I'm still learning DSP and referring to Oppenheim video lectures.

In that lectures, differential difference equation is obtained for IIR filter design, in Lecture 14.

$$\mathcal{L}[\frac{\mathrm d}{\mathrm dx}y_a(t)] = sY_a(S)$$ $$\mathcal{Z}[\frac{y[n+1] - y[n]}{T}] = \frac{z-1}{T}Y(z)$$

And using these two equations, difference equation $z-1=sT$ is obtained.

To calculate the z-transform of the differential, $y(n+1)$ is used. By using that term, are we making our system non-causal..? (As our equation depends on future values)

Thank you for your time..


1 Answer 1


Replacing the derivative by forward differences is just a way to define a transformation from the $s$-plane to the $z$-plane, and it has nothing to do with the causality of the resulting discrete-time filter. As an exercise you could try to do the same with backward differences.

Note that this method for transforming a continuous-time filter to a discrete-time filter is useless in practice because stability is generally not preserved, and the transformed frequency response may be drastically different from the original response.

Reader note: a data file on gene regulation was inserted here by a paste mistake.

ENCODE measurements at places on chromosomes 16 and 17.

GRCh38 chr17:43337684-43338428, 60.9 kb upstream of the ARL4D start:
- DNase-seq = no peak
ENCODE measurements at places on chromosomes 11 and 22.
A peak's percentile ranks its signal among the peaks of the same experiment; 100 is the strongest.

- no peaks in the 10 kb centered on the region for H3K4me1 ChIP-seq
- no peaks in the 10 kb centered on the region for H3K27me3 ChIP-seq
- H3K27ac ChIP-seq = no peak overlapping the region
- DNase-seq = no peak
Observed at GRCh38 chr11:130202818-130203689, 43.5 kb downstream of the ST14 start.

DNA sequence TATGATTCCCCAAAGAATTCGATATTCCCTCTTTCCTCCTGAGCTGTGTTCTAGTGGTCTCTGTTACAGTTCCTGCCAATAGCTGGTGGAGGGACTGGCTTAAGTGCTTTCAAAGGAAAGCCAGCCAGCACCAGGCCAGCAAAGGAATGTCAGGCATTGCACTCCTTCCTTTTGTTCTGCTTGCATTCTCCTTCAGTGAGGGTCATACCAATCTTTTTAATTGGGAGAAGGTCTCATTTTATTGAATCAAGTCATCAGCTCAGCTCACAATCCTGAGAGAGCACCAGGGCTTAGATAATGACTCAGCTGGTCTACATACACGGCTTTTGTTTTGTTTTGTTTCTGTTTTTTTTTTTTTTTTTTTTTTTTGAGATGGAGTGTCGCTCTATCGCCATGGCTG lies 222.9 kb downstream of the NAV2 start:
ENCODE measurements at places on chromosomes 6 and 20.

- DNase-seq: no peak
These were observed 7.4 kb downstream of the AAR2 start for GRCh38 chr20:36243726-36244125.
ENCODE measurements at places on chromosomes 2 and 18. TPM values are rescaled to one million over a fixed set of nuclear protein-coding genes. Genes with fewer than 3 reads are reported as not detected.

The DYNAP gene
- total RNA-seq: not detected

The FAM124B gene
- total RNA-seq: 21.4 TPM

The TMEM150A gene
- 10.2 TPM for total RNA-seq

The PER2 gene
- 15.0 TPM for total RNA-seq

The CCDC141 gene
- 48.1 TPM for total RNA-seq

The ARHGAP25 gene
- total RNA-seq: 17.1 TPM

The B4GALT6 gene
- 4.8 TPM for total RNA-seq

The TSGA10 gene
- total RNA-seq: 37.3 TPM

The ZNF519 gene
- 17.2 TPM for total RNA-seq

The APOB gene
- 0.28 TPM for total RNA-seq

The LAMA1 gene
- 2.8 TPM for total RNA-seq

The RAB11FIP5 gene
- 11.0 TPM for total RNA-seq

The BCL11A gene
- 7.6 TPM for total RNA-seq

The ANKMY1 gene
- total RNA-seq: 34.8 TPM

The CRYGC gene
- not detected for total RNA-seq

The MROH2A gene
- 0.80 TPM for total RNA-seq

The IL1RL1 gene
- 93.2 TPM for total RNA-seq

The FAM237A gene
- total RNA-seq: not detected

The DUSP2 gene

• $\begingroup$ I know that it is not using due to stability problems. But I had the problem that it won't be causal as it was deduced by a non causal equation.. $\endgroup$
    – Ramesh-X
    Feb 13, 2016 at 3:15
  • $\begingroup$ @Ramesh-X: You could add that example to your question, so we can discuss it. $\endgroup$
    – Matt L.
    Feb 13, 2016 at 20:25
  • $\begingroup$ I understood that it won't be a problem for the causality of the system.. Thanks for your help..! $\endgroup$
    – Ramesh-X
    Feb 14, 2016 at 0:03

Your Answer

By clicking “Post Your Answer”, you agree to our terms of service, privacy policy and cookie policy

Not the answer you're looking for? Browse other questions tagged or ask your own question.